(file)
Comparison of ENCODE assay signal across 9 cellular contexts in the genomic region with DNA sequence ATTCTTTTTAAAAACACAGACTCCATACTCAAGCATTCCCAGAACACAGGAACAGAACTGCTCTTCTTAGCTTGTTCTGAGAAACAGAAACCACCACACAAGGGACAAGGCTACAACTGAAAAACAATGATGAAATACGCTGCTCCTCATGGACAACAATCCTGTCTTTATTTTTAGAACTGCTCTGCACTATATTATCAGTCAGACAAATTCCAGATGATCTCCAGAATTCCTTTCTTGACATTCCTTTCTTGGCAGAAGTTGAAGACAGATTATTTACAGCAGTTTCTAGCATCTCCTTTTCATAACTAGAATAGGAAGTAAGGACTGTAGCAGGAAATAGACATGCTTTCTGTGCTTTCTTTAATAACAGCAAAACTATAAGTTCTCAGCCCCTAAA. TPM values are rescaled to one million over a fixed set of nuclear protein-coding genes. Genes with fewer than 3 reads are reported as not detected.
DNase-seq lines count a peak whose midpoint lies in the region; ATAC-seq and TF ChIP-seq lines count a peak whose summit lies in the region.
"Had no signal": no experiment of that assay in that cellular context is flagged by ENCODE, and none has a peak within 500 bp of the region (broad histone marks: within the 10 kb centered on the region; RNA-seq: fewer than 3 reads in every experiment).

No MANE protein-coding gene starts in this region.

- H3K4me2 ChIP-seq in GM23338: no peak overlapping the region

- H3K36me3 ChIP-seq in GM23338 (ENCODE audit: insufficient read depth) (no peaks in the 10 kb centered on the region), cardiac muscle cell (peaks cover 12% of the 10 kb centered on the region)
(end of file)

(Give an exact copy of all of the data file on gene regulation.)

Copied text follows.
Comparison of ENCODE assay signal across 9 cellular contexts in the genomic region with DNA sequence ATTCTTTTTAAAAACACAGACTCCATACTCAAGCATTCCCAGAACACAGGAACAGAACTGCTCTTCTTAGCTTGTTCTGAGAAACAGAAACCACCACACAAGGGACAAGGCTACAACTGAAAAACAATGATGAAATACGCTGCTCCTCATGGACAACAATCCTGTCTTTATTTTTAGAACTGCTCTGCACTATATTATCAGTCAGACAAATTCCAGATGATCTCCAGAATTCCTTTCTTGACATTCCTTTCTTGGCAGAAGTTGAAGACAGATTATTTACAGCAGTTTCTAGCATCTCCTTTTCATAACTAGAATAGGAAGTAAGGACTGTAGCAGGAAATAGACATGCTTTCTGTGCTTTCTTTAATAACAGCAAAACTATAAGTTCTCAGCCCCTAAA. TPM values are rescaled to one million over a fixed set of nuclear protein-coding genes. Genes with fewer than 3 reads are reported as not detected.
DNase-seq lines count a peak whose midpoint lies in the region; ATAC-seq and TF ChIP-seq lines count a peak whose summit lies in the region.
"Had no signal": no experiment of that assay in that cellular context is flagged by ENCODE, and none has a peak within 500 bp of the region (broad histone marks: within the 10 kb centered on the region; RNA-seq: fewer than 3 reads in every experiment).

No MANE protein-coding gene starts in this region.

- H3K4me2 ChIP-seq in GM23338: no peak overlapping the region

- H3K36me3 ChIP-seq in GM23338 (ENCODE audit: insufficient read depth) (no peaks in the 10 kb centered on the region), cardiac muscle cell (peaks cover 12% of the 10 kb centered on the region)